Friday, February 07, 2003

Max Mishkin, American Patriot

In my own state, too.

Max Mishkin, a suburban Philadelphia high school sophomore who gets straight A's in all honors classes and plays in the school band, describes himself as "patriotic."

But Mishkin, 15, who also works on the school newspaper, doesn't think much of a new state "patriotism law" that requires students in public, private and parochial schools throughout Pennsylvania to recite either the Pledge of Allegiance or the national anthem each class day.

The new law, signed late last year, was to take effect today, but state officials last night agreed not to enforce it until a lawsuit filed by Mishkin and a private school in Harrisburg is heard by a federal judge.

Several Philadelphia lawyers, assisted by the American Civil Liberties Union, filed the lawsuit late yesterday in U.S. District Court in Philadelphia, contending the new law was unconstitutional.

The lawsuit comes on the heels of a controversial ruling last year by a federal appeals court in San Francisco stating that the words "under God" in the Pledge of Allegiance violated the principle of a separate church and state.


The new law "compels private schools, like the Circle School, and their students to adhere to a state-imposed ideology in a state-mandated manner," the lawyers complained.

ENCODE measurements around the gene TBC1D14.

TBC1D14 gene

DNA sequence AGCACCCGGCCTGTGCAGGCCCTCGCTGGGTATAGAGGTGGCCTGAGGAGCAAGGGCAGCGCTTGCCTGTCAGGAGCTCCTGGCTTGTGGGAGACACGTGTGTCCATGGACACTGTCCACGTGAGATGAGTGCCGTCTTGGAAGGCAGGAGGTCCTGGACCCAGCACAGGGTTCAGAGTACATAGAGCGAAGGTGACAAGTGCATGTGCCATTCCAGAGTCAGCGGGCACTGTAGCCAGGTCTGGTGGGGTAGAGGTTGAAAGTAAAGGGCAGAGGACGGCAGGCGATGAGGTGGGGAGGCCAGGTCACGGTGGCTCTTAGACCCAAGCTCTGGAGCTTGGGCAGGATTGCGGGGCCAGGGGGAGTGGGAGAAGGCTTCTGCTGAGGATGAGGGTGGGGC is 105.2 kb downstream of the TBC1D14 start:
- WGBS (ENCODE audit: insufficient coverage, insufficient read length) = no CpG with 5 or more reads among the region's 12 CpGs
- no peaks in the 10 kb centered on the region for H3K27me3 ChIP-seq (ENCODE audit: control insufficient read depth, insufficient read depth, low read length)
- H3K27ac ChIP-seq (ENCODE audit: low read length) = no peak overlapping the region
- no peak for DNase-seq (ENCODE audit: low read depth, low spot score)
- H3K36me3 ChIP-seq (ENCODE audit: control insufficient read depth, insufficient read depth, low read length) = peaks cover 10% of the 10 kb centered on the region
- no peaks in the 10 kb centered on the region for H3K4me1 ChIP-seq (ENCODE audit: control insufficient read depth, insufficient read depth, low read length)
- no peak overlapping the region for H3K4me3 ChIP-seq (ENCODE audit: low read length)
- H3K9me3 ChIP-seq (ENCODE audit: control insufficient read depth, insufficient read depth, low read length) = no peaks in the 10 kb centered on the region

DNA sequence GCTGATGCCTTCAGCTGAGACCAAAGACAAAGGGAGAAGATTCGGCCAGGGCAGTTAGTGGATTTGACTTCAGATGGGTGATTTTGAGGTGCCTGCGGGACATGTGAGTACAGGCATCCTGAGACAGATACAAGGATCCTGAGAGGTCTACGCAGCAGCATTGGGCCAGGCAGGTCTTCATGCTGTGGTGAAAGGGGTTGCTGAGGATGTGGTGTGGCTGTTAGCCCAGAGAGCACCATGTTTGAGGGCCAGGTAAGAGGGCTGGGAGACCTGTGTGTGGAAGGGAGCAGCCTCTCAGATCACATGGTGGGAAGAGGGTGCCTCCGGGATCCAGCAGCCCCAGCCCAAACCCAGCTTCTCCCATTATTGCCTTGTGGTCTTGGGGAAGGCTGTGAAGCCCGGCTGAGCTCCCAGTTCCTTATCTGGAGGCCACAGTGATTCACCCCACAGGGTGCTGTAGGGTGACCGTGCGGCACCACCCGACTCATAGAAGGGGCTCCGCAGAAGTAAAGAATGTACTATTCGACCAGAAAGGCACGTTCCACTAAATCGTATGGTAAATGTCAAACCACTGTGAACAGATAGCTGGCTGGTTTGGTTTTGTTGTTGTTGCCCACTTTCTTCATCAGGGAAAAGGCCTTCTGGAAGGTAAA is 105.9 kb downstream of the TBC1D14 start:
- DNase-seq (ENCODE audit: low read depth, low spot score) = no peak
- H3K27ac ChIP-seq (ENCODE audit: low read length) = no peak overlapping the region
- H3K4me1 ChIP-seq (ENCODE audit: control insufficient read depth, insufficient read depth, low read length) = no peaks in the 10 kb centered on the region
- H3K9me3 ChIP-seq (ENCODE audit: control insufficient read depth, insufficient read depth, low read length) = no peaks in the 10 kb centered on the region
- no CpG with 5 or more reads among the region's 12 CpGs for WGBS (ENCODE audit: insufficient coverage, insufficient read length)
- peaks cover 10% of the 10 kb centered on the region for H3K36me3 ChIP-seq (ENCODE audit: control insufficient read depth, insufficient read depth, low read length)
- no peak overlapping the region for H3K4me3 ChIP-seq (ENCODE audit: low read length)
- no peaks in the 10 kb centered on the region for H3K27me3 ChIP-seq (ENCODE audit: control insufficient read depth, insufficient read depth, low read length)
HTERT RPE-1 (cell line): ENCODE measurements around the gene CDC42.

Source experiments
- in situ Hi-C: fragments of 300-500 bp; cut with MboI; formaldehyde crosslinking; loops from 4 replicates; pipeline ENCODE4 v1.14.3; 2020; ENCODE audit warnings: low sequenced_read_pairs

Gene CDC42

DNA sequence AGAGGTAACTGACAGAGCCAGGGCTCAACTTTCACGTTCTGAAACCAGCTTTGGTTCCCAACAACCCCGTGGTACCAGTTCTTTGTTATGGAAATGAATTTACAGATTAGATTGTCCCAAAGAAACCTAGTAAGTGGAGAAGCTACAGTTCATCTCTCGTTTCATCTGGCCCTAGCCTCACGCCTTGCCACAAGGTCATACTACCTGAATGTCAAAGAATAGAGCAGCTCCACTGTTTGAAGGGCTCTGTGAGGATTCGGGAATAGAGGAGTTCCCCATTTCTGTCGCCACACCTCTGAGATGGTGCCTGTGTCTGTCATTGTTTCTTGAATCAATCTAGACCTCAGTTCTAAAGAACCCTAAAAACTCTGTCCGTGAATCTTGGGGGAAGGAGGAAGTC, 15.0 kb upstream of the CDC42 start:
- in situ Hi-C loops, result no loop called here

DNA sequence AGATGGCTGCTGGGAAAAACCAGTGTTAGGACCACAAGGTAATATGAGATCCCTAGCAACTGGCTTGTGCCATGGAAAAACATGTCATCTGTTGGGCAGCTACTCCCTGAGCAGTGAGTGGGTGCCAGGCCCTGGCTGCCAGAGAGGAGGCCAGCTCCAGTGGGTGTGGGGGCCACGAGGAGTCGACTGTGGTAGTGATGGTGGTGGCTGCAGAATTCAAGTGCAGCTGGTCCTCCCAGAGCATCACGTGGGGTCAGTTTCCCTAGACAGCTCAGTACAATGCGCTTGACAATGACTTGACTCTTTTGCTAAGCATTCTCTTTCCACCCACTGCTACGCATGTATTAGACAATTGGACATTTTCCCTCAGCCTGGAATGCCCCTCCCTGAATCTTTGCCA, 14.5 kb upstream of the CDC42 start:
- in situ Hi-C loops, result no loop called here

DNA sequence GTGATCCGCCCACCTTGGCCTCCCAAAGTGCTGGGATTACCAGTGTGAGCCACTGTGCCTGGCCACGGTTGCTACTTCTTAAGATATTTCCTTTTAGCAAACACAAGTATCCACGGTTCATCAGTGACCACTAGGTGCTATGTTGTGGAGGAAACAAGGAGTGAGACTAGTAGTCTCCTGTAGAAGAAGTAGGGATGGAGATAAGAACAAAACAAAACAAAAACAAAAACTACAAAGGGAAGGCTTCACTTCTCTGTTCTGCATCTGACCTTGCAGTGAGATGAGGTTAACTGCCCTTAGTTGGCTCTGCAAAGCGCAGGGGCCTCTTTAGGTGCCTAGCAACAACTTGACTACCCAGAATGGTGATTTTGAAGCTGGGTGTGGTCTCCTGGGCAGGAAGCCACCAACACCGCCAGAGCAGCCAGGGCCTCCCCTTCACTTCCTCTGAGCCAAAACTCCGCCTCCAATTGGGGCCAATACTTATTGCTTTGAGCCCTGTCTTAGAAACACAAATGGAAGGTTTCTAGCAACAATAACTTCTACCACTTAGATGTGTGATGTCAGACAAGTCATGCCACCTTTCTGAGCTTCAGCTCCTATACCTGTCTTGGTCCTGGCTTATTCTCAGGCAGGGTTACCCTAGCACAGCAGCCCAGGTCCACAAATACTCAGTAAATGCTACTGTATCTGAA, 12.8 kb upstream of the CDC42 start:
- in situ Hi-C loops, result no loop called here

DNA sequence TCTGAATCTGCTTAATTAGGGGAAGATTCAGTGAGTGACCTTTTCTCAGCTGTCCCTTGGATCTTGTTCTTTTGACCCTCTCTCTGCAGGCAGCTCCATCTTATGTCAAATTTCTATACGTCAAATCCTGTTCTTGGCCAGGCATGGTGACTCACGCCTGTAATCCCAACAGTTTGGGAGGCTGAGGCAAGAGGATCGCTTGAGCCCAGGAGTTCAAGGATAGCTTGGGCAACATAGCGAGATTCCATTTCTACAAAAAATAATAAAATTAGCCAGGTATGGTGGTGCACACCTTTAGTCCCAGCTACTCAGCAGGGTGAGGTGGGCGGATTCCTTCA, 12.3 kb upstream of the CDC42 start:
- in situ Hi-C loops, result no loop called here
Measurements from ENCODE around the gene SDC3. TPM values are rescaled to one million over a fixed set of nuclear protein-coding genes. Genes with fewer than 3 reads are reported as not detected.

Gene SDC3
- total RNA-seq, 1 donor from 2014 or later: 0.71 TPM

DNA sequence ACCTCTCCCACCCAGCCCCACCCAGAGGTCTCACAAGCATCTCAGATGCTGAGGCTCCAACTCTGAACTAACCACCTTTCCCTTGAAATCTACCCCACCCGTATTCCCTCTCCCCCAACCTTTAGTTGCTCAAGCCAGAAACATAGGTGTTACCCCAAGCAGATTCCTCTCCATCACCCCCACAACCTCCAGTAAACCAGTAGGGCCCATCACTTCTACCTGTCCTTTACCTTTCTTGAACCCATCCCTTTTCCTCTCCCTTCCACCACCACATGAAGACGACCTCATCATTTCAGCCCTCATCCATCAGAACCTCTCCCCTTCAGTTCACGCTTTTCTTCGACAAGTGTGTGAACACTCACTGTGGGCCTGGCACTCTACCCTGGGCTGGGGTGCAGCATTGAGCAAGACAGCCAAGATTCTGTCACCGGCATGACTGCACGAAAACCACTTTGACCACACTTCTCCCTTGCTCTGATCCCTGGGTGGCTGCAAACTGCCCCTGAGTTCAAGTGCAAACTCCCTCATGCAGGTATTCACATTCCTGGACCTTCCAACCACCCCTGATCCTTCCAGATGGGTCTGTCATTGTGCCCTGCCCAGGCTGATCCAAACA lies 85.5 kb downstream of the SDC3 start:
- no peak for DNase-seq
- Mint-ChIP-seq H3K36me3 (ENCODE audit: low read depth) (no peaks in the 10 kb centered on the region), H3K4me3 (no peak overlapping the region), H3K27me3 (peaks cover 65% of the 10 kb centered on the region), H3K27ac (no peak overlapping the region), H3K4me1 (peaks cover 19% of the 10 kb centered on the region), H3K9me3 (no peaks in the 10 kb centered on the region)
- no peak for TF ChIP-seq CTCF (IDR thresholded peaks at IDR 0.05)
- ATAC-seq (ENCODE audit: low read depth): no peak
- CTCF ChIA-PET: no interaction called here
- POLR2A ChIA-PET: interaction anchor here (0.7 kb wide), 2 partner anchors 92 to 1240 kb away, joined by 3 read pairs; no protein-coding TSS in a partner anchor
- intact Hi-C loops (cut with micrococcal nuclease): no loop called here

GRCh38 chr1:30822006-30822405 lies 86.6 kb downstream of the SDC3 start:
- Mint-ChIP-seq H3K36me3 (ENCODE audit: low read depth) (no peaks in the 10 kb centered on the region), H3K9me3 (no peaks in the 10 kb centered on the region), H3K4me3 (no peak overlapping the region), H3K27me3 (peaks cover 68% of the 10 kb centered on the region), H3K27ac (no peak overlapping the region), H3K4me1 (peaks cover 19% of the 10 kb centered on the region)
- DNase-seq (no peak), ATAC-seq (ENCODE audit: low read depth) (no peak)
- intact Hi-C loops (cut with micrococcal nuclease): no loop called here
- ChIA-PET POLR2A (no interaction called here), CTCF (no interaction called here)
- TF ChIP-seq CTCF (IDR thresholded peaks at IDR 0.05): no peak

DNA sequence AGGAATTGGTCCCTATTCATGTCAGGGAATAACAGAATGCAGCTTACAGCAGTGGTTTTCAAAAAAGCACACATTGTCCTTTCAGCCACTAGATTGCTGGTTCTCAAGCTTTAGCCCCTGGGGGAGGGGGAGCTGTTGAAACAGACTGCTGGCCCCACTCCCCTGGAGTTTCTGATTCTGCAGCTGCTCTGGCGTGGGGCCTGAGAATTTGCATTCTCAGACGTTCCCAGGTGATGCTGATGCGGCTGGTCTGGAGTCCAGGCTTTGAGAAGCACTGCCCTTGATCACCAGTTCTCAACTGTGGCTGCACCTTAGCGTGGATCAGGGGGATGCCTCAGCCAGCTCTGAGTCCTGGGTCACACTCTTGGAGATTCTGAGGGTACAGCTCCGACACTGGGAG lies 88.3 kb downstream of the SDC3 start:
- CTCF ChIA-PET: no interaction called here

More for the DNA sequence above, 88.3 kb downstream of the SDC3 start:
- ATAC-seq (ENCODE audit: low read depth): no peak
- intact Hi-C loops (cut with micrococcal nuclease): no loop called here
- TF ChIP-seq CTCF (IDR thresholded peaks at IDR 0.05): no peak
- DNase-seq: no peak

Private schools that violate the law would face suspension or revocation of their license.

State Attorney General Mike Fisher and Secretary of Education-designee Vicki Phillips were named as defendants, along with eight members of the state Board of Private Academic Schools.

Under the law, schools must see to it that students recite either the Pledge or the national anthem at the beginning of the school day.

The only exception is for religious schools, which don't have to comply with the law if the school believes such forced recitals violate the "religious conviction on which the school is based."

Could this law be as screwed up as it the reporter makes it sound? That is, individuals aren't allowed to be exempted due to their beliefs - whatever they are - but religious institutions are allowed to be exempt?

(via Pandagon)

UPDATE: The law does allow individual opt-outs, but it requires the parents to be informed when it happens.